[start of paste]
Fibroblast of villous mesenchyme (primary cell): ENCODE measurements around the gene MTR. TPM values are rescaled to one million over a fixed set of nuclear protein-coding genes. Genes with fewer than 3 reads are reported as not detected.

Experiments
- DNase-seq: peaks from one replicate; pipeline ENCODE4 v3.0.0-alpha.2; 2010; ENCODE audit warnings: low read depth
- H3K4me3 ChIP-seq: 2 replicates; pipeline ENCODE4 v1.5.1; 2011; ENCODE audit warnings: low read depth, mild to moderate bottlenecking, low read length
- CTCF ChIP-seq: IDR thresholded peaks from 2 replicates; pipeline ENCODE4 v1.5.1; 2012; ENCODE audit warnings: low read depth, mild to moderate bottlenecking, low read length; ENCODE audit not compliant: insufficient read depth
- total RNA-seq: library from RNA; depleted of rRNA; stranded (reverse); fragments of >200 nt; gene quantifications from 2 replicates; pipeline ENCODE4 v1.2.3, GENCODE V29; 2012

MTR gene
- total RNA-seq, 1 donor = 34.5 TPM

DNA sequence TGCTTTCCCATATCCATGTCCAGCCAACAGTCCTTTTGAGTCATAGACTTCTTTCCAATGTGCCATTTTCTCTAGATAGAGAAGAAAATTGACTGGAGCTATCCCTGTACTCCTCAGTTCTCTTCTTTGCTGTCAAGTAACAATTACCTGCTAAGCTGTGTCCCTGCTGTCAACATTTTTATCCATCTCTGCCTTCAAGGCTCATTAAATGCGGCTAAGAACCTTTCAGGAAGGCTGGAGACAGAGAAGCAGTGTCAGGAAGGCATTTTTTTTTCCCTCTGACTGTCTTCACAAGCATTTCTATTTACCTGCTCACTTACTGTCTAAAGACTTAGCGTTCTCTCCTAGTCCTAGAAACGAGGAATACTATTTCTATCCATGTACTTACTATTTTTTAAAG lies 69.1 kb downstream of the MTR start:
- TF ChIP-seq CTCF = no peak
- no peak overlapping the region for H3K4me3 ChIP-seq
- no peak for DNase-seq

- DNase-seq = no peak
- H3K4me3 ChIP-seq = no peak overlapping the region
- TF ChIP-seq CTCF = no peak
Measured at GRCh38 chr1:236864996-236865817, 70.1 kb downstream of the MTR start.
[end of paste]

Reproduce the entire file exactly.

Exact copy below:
Fibroblast of villous mesenchyme (primary cell): ENCODE measurements around the gene MTR. TPM values are rescaled to one million over a fixed set of nuclear protein-coding genes. Genes with fewer than 3 reads are reported as not detected.

Experiments
- DNase-seq: peaks from one replicate; pipeline ENCODE4 v3.0.0-alpha.2; 2010; ENCODE audit warnings: low read depth
- H3K4me3 ChIP-seq: 2 replicates; pipeline ENCODE4 v1.5.1; 2011; ENCODE audit warnings: low read depth, mild to moderate bottlenecking, low read length
- CTCF ChIP-seq: IDR thresholded peaks from 2 replicates; pipeline ENCODE4 v1.5.1; 2012; ENCODE audit warnings: low read depth, mild to moderate bottlenecking, low read length; ENCODE audit not compliant: insufficient read depth
- total RNA-seq: library from RNA; depleted of rRNA; stranded (reverse); fragments of >200 nt; gene quantifications from 2 replicates; pipeline ENCODE4 v1.2.3, GENCODE V29; 2012

MTR gene
- total RNA-seq, 1 donor = 34.5 TPM

DNA sequence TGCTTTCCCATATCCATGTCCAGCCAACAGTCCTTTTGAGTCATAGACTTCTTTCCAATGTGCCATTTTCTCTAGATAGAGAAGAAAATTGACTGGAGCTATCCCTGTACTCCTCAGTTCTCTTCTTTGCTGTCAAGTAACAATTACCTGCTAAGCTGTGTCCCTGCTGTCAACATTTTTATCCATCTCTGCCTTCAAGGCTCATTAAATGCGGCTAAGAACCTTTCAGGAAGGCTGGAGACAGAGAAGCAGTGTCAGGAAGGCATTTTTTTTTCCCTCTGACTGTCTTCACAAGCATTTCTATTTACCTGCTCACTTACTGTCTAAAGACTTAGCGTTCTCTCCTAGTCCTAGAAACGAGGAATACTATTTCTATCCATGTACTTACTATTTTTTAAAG lies 69.1 kb downstream of the MTR start:
- TF ChIP-seq CTCF = no peak
- no peak overlapping the region for H3K4me3 ChIP-seq
- no peak for DNase-seq

- DNase-seq = no peak
- H3K4me3 ChIP-seq = no peak overlapping the region
- TF ChIP-seq CTCF = no peak
Measured at GRCh38 chr1:236864996-236865817, 70.1 kb downstream of the MTR start.